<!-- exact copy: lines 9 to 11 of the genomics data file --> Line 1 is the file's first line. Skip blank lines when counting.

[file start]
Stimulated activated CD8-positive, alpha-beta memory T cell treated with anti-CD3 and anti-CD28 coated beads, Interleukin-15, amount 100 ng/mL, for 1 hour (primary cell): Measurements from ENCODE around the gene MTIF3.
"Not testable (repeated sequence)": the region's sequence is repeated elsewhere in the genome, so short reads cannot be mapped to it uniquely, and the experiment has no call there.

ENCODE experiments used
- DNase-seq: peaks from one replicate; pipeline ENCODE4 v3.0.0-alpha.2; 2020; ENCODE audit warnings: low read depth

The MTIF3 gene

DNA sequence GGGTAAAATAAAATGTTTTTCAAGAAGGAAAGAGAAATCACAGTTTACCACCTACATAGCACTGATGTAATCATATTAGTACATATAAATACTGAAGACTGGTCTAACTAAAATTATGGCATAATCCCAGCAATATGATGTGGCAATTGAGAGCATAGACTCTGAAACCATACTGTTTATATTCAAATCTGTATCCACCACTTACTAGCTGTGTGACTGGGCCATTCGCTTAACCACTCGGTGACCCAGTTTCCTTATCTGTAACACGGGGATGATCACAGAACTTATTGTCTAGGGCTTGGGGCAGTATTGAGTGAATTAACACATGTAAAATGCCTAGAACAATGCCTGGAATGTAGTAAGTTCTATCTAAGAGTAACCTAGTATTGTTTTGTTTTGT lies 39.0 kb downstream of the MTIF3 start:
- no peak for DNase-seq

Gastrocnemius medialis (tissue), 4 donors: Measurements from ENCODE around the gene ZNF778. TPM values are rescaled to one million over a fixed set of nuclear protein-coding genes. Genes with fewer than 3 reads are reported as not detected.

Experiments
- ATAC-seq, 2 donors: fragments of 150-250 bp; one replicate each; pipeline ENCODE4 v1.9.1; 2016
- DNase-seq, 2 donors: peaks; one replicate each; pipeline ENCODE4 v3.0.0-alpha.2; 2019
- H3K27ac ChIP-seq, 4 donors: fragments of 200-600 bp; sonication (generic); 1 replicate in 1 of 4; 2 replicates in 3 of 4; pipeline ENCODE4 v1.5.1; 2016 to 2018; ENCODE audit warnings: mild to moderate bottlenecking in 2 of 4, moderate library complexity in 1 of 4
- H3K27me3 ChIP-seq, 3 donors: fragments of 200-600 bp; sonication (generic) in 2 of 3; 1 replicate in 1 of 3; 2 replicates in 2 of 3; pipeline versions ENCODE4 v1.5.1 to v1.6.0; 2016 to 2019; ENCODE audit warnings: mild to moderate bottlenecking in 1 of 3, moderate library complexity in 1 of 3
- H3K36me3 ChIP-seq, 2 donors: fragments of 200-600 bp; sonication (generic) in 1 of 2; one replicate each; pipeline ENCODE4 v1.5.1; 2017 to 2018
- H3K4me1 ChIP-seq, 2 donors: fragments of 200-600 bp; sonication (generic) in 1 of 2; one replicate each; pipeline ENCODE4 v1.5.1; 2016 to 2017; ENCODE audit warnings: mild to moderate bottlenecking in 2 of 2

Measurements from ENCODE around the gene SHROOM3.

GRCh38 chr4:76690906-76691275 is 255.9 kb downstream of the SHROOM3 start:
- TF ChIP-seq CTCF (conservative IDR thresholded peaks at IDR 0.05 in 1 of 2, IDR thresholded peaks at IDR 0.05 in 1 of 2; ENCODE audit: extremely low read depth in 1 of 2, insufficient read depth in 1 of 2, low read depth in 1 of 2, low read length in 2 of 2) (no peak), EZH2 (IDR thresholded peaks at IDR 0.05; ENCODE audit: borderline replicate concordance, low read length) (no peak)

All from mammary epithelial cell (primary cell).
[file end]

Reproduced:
Experiments
- ATAC-seq, 2 donors: fragments of 150-250 bp; one replicate each; pipeline ENCODE4 v1.9.1; 2016
- DNase-seq, 2 donors: peaks; one replicate each; pipeline ENCODE4 v3.0.0-alpha.2; 2019